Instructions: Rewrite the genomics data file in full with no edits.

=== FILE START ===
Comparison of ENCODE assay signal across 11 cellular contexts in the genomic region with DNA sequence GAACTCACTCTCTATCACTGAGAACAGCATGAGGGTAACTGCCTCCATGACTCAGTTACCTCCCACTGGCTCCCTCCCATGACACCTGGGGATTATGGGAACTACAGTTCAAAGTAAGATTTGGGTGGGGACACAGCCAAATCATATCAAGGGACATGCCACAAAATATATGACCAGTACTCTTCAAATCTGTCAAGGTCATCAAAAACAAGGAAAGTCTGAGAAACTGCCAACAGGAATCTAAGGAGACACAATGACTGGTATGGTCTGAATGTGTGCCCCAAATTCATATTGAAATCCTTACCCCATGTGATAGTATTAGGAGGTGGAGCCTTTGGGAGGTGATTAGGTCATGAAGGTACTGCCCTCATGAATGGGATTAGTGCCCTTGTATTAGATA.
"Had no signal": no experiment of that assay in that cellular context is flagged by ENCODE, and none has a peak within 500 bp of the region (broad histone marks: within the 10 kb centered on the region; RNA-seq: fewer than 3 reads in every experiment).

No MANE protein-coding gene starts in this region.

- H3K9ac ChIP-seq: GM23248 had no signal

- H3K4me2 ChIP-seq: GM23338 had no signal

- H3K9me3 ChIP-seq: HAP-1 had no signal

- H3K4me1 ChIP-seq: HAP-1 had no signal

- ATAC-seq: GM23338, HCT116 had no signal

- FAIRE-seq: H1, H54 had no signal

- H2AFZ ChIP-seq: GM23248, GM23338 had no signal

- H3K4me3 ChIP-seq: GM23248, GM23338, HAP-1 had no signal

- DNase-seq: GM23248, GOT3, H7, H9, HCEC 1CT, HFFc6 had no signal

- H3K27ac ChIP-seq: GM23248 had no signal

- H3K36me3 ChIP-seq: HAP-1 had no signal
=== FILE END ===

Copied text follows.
Comparison of ENCODE assay signal across 11 cellular contexts in the genomic region with DNA sequence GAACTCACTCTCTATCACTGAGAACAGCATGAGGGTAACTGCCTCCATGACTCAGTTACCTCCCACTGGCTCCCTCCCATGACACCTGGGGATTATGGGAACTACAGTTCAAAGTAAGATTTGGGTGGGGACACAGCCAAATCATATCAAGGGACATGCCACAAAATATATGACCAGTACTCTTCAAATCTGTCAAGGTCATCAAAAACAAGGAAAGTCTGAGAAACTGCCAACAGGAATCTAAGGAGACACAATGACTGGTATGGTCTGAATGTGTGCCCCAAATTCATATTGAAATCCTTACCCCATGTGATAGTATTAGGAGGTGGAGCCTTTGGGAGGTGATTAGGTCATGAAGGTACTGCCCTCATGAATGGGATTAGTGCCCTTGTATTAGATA.
"Had no signal": no experiment of that assay in that cellular context is flagged by ENCODE, and none has a peak within 500 bp of the region (broad histone marks: within the 10 kb centered on the region; RNA-seq: fewer than 3 reads in every experiment).

No MANE protein-coding gene starts in this region.

- H3K9ac ChIP-seq: GM23248 had no signal

- H3K4me2 ChIP-seq: GM23338 had no signal

- H3K9me3 ChIP-seq: HAP-1 had no signal

- H3K4me1 ChIP-seq: HAP-1 had no signal

- ATAC-seq: GM23338, HCT116 had no signal

- FAIRE-seq: H1, H54 had no signal

- H2AFZ ChIP-seq: GM23248, GM23338 had no signal

- H3K4me3 ChIP-seq: GM23248, GM23338, HAP-1 had no signal

- DNase-seq: GM23248, GOT3, H7, H9, HCEC 1CT, HFFc6 had no signal

- H3K27ac ChIP-seq: GM23248 had no signal

- H3K36me3 ChIP-seq: HAP-1 had no signal